Image by Ivy Sanders Schneider

A Necessary Credential

Lora Kelley

On a balmy Monday evening last summer, I attended a networking event for young venture capitalists on a rooftop in midtown Manhattan. I asked some if the state of the economy — teetering, as it seemed to be, on the brink of a recession — worried them. One recent Harvard graduate, standing with a view of Grand Central Terminal, told me that, on the contrary, he was excited for the chance to prove his mettle. “Pressure,” as he put it, “makes diamonds.” Another young techie near the bar assured me that “noise is being over-indexed on.” 

Until the American dream of being your own boss fades, there will be new workers waiting in the wings to join startups, and there will be investors ready to back them. But even as tech’s conveyor belt brings in a new generation, it carries people out the other side. Some are lost to mass layoffs, others to boyboss resignations. Despite the optimism of the young investors I met, things are not looking promising: with a slimmed-down workforce and deflated stocks, Silicon Valley seems poised to spit out plenty of workers who may be looking to pivot.

The good news for those exiting the industry is that many before them have found successful second acts as professional tech critics. Ambitious ex-techies who joined the field in the last decade can now cash in on growing public distaste for the industry, denouncing the field they helped build. 

For years now, executives have been making this turn. Sridhar Ramaswamy, an advertising executive at Google who became cynical about the company’s privacy policies and model of rapid growth, started an ad-free search engine that proclaimed, “No Tracking. No Bias.” Justin Rosenstein, who helped create Facebook’s “Like” button, became an outspoken critic of social media platforms and started a nonprofit focused on democracy. Tristan Harris initially stayed on the inside, making his name as Google’s in-house ethicist. He has since struck out on his own as the head of the Center for Humane Technology, which aims to “Align Technology with Humanity’s Best Interests.” He appeared in Netflix’s docudrama The Social Dilemma, which included various wealthy ex-executives wringing their hands about what the tech they made has wrought — the classic pursuit of absolution by admission. 

Some professional tech critics focus on the horrors of machines themselves, glossing over the people who designed them. Others criticize the worst excesses of the field, recommending more sober versions in the same idiom. Those who dominated a sector but have since been alerted to its flaws can get ahead of the backlash — their experience, rather than disqualifying them, becomes the necessary credential. These figures often draw our attention to bad things, which can be helpful. But casting tech as a force that needs such counter-forces as flanks of insider ethicists and committees may create perverse incentives. Critics who’ve entered what Joanne McNeil has called “the Silicon Valley whistleblower-to-Aspen Ideas Festival pipeline” will only survive as long as their adversary does. Obsessing over platforms’ downstream effects in this way may reinforce the structures that make them powerful. Lately, you don’t even need to leave the industry to get points for roasting it. Tom Chavez, an investor and entrepreneur, has been calling for regulation while building more software companies. (Though he is “getting invited to fewer parties,” according to the headline of a Fast Company profile.)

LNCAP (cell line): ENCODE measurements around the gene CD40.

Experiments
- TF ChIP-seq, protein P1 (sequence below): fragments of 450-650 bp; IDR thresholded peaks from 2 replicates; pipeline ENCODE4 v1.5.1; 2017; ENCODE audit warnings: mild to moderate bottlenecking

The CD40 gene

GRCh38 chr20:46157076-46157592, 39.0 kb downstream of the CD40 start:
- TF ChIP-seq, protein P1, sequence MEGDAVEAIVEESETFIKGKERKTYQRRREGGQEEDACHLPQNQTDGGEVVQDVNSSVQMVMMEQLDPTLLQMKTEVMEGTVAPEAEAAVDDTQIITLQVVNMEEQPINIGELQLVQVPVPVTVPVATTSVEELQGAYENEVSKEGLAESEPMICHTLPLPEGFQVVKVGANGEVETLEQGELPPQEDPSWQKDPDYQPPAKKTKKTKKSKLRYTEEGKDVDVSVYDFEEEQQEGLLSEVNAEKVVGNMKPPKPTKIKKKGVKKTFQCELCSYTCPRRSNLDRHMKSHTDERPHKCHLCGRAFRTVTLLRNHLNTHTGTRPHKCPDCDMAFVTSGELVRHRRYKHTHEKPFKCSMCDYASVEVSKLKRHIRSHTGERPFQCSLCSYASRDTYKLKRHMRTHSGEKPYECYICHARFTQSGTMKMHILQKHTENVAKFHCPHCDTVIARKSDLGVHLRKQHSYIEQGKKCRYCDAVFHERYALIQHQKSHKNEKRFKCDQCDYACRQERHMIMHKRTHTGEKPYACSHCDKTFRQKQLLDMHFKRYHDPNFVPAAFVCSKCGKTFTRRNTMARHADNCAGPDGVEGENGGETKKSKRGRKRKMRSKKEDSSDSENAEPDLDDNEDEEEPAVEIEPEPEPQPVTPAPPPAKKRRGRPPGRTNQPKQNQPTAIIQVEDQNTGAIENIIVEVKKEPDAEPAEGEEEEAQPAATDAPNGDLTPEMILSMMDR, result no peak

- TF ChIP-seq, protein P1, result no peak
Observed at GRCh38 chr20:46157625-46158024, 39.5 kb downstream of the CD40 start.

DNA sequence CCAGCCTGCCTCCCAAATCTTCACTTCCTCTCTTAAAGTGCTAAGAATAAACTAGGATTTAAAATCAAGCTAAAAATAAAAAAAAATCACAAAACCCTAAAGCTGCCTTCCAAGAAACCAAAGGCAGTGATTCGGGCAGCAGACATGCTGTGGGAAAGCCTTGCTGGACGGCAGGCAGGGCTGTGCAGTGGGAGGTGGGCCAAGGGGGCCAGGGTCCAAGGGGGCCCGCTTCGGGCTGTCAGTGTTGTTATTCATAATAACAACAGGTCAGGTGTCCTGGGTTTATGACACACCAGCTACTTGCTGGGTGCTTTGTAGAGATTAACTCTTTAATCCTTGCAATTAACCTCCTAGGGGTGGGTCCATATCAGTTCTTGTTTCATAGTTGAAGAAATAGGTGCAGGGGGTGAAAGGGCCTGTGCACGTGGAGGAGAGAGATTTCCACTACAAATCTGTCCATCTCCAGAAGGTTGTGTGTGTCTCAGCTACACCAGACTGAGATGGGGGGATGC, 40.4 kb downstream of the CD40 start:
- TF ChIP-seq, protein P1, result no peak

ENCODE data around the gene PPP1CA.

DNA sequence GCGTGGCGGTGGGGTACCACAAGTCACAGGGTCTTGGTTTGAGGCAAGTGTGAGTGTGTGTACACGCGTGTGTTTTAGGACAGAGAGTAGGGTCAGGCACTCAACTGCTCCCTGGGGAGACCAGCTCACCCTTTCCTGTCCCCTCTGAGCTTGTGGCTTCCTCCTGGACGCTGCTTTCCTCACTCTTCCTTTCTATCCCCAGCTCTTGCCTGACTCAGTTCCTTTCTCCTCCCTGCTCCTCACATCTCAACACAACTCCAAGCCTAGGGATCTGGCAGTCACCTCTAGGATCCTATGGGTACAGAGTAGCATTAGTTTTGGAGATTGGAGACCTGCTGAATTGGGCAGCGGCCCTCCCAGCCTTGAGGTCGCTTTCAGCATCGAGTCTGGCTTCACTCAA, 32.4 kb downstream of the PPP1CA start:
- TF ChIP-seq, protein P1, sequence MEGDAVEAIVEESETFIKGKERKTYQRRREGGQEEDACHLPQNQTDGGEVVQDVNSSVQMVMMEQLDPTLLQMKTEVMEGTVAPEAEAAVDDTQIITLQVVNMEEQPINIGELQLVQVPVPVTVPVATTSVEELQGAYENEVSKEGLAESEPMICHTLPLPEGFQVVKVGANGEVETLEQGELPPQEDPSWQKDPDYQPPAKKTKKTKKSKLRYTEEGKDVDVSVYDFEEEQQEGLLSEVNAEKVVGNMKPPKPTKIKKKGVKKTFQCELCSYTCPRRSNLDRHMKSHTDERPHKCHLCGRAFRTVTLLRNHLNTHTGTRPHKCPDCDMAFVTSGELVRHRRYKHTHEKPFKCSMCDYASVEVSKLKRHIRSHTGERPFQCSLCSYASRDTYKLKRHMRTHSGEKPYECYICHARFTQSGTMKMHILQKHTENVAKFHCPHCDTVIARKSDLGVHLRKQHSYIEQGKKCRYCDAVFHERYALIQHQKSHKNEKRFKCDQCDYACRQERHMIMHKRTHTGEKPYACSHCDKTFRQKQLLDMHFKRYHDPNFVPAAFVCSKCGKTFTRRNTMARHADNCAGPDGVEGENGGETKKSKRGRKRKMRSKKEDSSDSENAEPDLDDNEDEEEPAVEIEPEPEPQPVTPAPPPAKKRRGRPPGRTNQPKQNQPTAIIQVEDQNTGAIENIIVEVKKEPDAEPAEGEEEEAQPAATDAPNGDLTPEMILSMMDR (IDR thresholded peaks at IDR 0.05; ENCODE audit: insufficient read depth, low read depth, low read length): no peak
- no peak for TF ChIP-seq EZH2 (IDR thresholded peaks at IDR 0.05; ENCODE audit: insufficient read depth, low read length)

Maybe those who stand to benefit from a strong tech sector will continue to suggest circular, technocratic solutions to the industry’s problems. But after the fall of Sam Bankman-Fried, who famously lobbied to legislate the crypto industry he then torpedoed, both the techie boy-genius and righteous solutionist archetypes are losing their sheen. Ultimately, it may not be something as sexy as “culture”or “backlash” that kills tech’s party. It may just be interest rates.

Lora Kelley is a writer and reporter in Brooklyn.